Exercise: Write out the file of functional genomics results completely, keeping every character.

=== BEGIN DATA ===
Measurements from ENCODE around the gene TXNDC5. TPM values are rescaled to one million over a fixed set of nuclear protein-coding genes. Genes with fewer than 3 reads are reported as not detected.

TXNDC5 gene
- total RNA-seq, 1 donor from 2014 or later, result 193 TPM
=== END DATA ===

Measurements from ENCODE around the gene TXNDC5. TPM values are rescaled to one million over a fixed set of nuclear protein-coding genes. Genes with fewer than 3 reads are reported as not detected.

TXNDC5 gene
- total RNA-seq, 1 donor from 2014 or later, result 193 TPM